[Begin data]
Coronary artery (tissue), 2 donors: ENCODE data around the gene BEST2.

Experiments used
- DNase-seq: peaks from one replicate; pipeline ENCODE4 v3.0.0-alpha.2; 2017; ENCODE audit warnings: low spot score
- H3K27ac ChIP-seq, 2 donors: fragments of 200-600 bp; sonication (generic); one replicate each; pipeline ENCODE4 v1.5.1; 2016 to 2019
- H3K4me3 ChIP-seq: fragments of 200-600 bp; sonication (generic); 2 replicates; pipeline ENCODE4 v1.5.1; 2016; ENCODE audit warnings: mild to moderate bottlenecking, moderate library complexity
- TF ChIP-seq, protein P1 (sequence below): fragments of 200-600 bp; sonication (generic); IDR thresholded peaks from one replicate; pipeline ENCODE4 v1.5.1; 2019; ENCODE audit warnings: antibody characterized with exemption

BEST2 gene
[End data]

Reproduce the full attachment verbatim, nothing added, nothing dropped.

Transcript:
Coronary artery (tissue), 2 donors: ENCODE data around the gene BEST2.

Experiments used
- DNase-seq: peaks from one replicate; pipeline ENCODE4 v3.0.0-alpha.2; 2017; ENCODE audit warnings: low spot score
- H3K27ac ChIP-seq, 2 donors: fragments of 200-600 bp; sonication (generic); one replicate each; pipeline ENCODE4 v1.5.1; 2016 to 2019
- H3K4me3 ChIP-seq: fragments of 200-600 bp; sonication (generic); 2 replicates; pipeline ENCODE4 v1.5.1; 2016; ENCODE audit warnings: mild to moderate bottlenecking, moderate library complexity
- TF ChIP-seq, protein P1 (sequence below): fragments of 200-600 bp; sonication (generic); IDR thresholded peaks from one replicate; pipeline ENCODE4 v1.5.1; 2019; ENCODE audit warnings: antibody characterized with exemption

BEST2 gene